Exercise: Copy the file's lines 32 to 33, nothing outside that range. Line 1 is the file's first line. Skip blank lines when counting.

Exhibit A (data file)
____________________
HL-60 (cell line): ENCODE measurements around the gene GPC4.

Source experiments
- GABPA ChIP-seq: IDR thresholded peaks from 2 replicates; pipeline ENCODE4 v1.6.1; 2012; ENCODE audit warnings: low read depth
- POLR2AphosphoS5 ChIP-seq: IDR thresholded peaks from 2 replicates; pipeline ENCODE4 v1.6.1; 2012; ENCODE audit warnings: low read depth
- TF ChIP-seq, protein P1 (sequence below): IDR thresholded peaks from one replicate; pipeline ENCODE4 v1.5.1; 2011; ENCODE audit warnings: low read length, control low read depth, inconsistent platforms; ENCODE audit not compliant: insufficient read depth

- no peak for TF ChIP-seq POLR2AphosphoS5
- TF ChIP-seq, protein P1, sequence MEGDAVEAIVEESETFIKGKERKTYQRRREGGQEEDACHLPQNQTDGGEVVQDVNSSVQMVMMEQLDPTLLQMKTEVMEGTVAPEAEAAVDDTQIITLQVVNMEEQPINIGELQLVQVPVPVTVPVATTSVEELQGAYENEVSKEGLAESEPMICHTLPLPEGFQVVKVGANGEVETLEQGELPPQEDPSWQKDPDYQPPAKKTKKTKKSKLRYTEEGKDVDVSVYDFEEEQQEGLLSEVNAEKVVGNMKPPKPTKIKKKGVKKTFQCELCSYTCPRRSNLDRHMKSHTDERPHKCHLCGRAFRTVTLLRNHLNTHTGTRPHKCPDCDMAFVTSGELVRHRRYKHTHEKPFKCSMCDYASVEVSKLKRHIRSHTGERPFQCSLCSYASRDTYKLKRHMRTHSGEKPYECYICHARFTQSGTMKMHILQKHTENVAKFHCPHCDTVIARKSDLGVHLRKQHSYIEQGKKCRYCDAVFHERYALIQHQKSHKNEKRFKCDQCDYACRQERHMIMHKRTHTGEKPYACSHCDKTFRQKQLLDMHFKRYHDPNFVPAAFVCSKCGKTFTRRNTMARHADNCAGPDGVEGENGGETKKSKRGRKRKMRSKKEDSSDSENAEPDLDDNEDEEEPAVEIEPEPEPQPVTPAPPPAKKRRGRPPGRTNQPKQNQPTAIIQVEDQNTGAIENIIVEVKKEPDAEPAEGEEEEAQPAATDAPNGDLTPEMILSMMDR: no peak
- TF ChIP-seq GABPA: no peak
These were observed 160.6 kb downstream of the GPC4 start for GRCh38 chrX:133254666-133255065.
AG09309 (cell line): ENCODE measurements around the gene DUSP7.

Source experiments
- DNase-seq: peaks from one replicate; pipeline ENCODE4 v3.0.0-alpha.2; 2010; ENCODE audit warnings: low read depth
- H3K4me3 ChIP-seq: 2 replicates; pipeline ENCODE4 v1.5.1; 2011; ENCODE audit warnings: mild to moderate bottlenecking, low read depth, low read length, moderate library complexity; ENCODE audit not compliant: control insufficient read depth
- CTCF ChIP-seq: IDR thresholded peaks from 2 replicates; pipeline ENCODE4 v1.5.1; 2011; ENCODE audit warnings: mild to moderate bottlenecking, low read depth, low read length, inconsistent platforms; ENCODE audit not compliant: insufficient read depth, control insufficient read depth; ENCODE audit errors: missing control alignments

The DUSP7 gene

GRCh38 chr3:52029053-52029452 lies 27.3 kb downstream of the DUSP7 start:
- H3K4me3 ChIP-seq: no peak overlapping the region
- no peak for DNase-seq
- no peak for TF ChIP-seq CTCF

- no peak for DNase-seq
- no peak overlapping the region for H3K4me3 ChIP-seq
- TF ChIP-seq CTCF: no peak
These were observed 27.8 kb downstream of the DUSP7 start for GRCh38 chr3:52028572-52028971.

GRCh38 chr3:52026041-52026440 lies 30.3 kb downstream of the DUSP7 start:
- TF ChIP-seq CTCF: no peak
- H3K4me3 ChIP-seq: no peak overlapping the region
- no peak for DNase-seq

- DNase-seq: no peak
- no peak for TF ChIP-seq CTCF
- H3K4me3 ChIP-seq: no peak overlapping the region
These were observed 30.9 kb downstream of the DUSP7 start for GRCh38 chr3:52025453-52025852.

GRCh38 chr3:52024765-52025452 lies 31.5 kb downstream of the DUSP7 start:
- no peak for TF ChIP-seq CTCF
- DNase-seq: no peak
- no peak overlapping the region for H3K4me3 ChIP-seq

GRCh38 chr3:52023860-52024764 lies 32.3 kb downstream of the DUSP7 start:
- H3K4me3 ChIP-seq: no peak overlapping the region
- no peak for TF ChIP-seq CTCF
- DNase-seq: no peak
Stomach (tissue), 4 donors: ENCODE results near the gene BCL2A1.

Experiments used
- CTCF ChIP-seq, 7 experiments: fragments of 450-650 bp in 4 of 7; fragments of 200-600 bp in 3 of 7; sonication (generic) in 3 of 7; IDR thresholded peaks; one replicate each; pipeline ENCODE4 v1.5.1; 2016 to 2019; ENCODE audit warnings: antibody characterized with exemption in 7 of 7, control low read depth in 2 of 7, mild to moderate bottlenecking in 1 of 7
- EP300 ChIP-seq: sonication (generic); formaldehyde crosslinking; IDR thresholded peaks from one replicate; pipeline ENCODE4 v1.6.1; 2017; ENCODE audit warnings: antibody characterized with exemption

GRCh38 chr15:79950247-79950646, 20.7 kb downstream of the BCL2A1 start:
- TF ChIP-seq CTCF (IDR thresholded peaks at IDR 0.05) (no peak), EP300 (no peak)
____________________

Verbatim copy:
GRCh38 chr3:52024765-52025452 lies 31.5 kb downstream of the DUSP7 start:
- no peak for TF ChIP-seq CTCF